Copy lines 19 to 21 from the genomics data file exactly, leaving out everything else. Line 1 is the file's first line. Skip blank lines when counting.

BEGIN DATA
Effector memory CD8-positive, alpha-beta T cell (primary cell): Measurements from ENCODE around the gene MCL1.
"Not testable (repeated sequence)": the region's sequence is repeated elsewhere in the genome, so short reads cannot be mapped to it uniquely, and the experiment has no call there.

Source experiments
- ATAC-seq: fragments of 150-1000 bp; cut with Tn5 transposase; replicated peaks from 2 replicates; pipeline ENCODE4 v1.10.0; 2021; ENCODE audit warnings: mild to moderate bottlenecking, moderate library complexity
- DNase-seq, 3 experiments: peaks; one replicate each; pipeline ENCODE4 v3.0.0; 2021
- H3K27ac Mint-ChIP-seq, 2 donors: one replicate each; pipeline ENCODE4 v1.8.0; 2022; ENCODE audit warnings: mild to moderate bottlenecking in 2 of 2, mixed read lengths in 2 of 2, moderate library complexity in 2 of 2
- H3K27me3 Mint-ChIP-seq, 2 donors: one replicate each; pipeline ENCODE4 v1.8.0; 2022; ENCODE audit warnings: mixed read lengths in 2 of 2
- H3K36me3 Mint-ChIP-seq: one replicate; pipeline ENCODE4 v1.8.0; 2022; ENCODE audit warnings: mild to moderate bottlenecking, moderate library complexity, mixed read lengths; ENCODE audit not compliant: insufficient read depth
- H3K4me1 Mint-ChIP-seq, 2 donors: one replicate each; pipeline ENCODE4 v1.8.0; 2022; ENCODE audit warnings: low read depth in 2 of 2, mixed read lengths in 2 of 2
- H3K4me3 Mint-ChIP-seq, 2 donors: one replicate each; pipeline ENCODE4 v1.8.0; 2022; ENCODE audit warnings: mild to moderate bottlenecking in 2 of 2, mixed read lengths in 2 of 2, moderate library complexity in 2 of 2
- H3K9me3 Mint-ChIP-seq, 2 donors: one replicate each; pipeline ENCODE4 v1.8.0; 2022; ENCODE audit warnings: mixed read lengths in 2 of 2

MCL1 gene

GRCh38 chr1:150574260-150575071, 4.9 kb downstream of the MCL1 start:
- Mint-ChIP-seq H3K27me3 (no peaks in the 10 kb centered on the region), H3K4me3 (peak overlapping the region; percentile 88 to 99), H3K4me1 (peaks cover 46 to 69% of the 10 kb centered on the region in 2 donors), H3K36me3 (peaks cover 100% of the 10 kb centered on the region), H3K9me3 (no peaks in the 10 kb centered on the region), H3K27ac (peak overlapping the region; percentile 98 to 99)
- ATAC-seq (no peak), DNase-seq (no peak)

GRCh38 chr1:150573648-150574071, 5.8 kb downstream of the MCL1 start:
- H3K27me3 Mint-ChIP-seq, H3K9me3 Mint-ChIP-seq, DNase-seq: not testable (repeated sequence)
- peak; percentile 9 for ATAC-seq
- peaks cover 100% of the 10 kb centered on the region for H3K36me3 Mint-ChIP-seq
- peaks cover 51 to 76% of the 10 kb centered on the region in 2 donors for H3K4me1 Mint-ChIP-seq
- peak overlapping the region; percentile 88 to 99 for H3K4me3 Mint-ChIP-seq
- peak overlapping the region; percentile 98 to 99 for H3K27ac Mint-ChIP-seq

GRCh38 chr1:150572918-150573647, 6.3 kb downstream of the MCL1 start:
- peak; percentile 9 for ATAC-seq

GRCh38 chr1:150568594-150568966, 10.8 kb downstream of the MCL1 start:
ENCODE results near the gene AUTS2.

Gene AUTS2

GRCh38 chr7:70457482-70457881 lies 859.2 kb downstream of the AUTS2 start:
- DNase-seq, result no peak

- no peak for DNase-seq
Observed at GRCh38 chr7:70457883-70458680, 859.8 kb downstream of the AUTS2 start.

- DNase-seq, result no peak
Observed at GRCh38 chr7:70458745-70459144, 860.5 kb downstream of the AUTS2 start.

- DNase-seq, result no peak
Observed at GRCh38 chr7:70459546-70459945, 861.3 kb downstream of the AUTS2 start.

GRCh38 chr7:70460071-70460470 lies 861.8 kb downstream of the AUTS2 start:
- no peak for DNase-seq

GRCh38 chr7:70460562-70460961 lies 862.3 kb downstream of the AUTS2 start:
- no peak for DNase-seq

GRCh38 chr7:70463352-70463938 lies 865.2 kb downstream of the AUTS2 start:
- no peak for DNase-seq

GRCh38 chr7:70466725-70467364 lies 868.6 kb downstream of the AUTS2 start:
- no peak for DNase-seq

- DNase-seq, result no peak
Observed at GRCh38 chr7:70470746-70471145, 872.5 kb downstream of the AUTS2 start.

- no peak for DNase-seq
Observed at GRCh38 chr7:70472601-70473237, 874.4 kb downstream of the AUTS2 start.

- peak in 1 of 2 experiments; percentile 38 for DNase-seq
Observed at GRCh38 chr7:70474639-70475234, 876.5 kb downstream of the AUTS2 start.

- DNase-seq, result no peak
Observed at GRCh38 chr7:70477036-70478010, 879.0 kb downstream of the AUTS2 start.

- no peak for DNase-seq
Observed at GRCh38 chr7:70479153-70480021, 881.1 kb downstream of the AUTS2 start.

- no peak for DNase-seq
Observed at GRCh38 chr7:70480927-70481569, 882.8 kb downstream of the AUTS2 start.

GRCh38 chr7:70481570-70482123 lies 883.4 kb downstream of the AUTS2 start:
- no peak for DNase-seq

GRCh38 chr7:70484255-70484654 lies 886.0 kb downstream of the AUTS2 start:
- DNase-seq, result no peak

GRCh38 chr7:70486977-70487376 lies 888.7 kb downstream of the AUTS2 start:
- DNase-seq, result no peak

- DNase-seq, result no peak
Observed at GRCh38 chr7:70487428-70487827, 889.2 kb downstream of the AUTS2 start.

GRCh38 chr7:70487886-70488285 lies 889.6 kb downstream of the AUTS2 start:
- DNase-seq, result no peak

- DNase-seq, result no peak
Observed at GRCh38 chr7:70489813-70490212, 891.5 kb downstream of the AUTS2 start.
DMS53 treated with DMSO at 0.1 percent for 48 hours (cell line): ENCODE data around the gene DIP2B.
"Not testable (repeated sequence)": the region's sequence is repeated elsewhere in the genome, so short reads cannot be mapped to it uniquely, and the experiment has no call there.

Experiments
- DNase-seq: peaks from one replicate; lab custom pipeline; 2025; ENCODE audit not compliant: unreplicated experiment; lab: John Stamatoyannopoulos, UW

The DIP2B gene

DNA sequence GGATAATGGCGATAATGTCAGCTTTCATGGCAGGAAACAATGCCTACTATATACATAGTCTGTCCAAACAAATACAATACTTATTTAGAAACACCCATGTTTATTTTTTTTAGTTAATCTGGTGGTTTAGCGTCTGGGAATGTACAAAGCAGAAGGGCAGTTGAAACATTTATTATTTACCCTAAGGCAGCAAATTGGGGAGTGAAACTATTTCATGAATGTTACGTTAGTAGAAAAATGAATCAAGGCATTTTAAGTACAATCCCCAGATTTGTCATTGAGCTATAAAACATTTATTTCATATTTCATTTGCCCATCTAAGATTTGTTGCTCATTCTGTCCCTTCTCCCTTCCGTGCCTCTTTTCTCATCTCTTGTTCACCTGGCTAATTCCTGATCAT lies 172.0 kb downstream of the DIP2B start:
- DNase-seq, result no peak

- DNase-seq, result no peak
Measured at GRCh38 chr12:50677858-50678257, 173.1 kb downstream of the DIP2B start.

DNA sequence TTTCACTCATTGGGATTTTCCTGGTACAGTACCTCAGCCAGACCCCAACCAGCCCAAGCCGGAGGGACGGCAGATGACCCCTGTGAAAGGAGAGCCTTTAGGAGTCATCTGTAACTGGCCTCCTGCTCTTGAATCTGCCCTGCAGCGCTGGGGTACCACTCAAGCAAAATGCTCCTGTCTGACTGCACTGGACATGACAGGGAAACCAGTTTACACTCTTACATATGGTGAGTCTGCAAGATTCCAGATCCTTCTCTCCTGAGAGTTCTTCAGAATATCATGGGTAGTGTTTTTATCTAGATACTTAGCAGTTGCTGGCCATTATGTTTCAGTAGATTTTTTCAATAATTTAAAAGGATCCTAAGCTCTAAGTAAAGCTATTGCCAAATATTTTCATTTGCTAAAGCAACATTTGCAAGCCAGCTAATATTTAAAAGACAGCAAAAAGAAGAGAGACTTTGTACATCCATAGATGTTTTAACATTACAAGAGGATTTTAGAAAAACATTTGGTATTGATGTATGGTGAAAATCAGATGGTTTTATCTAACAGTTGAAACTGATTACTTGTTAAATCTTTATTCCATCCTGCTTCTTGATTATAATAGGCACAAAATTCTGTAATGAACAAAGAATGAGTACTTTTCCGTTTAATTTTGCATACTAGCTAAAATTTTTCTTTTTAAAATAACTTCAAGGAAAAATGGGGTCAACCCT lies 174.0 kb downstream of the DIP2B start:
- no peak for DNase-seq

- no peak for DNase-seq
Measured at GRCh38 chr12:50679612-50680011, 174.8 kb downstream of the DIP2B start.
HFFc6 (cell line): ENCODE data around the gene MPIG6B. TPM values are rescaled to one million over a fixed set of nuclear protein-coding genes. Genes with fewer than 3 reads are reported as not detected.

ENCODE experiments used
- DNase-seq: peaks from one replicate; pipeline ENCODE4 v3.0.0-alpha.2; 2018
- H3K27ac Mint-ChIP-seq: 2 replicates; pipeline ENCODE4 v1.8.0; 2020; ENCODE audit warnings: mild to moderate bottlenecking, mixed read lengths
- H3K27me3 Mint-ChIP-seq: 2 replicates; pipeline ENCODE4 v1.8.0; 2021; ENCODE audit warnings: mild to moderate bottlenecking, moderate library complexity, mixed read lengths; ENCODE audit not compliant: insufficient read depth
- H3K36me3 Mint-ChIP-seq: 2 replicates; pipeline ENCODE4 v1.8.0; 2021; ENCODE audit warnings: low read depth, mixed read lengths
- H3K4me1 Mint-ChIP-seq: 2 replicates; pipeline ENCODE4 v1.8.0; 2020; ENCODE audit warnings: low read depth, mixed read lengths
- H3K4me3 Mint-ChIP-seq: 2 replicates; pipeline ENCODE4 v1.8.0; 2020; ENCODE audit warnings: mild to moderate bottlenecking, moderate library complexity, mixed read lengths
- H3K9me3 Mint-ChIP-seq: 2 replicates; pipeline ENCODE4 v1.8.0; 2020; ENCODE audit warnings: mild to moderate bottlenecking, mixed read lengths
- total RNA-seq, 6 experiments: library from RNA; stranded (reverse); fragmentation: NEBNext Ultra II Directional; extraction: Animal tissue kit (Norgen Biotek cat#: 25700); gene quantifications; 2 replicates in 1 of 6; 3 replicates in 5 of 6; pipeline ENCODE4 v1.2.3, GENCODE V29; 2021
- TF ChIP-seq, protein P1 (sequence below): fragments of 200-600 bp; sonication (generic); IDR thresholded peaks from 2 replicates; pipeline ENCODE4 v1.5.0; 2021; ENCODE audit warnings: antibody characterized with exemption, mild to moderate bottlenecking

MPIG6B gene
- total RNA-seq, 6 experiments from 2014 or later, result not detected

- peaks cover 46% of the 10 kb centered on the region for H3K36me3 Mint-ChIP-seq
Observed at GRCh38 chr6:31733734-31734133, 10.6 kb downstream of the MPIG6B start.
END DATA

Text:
- peaks cover 100% of the 10 kb centered on the region for H3K36me3 Mint-ChIP-seq
- peaks cover 51 to 76% of the 10 kb centered on the region in 2 donors for H3K4me1 Mint-ChIP-seq
- peak overlapping the region; percentile 88 to 99 for H3K4me3 Mint-ChIP-seq